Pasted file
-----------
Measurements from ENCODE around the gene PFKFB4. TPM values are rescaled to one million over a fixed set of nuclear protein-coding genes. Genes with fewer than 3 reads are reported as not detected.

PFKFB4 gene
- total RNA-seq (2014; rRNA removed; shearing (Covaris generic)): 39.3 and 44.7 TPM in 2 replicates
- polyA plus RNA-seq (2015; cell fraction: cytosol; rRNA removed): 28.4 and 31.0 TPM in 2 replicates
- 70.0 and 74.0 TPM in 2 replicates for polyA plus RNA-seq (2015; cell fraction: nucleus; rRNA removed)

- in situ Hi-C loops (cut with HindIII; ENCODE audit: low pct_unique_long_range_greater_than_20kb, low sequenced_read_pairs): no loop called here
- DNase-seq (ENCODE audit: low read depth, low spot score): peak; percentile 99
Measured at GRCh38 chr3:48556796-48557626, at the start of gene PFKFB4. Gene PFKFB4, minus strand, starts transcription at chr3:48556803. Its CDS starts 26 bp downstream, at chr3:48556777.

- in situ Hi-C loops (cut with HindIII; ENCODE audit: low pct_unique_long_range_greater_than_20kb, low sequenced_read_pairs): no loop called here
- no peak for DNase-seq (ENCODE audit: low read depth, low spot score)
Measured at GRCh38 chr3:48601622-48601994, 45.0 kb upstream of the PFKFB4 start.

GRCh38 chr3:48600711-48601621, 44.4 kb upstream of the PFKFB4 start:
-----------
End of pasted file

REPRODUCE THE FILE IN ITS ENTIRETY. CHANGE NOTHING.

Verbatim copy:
Measurements from ENCODE around the gene PFKFB4. TPM values are rescaled to one million over a fixed set of nuclear protein-coding genes. Genes with fewer than 3 reads are reported as not detected.

PFKFB4 gene
- total RNA-seq (2014; rRNA removed; shearing (Covaris generic)): 39.3 and 44.7 TPM in 2 replicates
- polyA plus RNA-seq (2015; cell fraction: cytosol; rRNA removed): 28.4 and 31.0 TPM in 2 replicates
- 70.0 and 74.0 TPM in 2 replicates for polyA plus RNA-seq (2015; cell fraction: nucleus; rRNA removed)

- in situ Hi-C loops (cut with HindIII; ENCODE audit: low pct_unique_long_range_greater_than_20kb, low sequenced_read_pairs): no loop called here
- DNase-seq (ENCODE audit: low read depth, low spot score): peak; percentile 99
Measured at GRCh38 chr3:48556796-48557626, at the start of gene PFKFB4. Gene PFKFB4, minus strand, starts transcription at chr3:48556803. Its CDS starts 26 bp downstream, at chr3:48556777.

- in situ Hi-C loops (cut with HindIII; ENCODE audit: low pct_unique_long_range_greater_than_20kb, low sequenced_read_pairs): no loop called here
- no peak for DNase-seq (ENCODE audit: low read depth, low spot score)
Measured at GRCh38 chr3:48601622-48601994, 45.0 kb upstream of the PFKFB4 start.

GRCh38 chr3:48600711-48601621, 44.4 kb upstream of the PFKFB4 start: